Monday, September 12, 2011

More Troubles for St. Jude's Riata Defibrillator Leads?

From the Minneapolis Star Tribune:
Researchers in Ireland have discovered a possible problem with a heart defibrillator component made by St. Jude Medical Inc. in which wires that run from the device to the heart may poke through the outer coating of their cable.

The study looked at 212 patients in Ireland who received St. Jude's Riata defibrillator lead and found that 15 percent had suffered such an "insulation breach," which could interfere with the device's life-saving therapy. Normal screening of the device or even X-rays may not pick up the breach, and patients would have no outward clue that their lead wire may be compromised.
It should be noted that the "study" referenced in this artice was actually an abstract published in the European Heart Journal's September supplement edition. I could not find it online yet, but a copy of the source abstract can be found on CafePharma, the medical device / pharmaceutical industry representative's anonymous messaging board.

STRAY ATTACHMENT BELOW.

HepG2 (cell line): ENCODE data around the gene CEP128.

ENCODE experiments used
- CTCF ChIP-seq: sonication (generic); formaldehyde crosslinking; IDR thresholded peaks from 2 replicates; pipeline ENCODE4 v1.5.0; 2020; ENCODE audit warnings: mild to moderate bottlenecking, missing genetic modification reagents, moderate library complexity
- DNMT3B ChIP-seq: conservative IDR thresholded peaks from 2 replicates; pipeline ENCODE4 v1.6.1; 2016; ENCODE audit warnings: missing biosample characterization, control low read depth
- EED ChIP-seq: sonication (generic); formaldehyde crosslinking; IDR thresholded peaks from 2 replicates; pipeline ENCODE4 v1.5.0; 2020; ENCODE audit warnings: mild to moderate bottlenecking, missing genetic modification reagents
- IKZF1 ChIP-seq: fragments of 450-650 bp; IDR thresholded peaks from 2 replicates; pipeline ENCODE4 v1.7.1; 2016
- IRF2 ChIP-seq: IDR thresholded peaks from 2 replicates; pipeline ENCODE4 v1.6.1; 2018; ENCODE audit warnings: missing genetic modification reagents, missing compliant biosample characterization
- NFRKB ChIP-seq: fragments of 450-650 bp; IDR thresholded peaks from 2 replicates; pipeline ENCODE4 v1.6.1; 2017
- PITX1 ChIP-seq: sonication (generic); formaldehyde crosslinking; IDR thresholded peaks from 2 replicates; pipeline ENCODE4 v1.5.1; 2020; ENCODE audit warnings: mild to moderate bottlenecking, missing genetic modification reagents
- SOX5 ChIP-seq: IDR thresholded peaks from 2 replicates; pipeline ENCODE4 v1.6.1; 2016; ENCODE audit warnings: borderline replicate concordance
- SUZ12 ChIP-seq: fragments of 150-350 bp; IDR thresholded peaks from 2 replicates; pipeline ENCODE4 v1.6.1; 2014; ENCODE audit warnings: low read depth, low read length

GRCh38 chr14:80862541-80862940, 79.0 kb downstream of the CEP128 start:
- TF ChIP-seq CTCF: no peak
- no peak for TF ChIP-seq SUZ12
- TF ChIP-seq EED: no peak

Anonymous said...

Abstract referenced can be found here:

Another article suggesting Riata is a bigger problem was published in JCE in April:

Anonymous said...

While this single center study does bring into question the silicone insulation, I felt I must respond to your reference. I've always appreciated your candor and point of view but, come on, cafepharma? Who goes on that site but disgruntled industry employees. I never thought for a second physicians frequented it.

Keep up the good work but I'd stay away from that garbage dump of a website.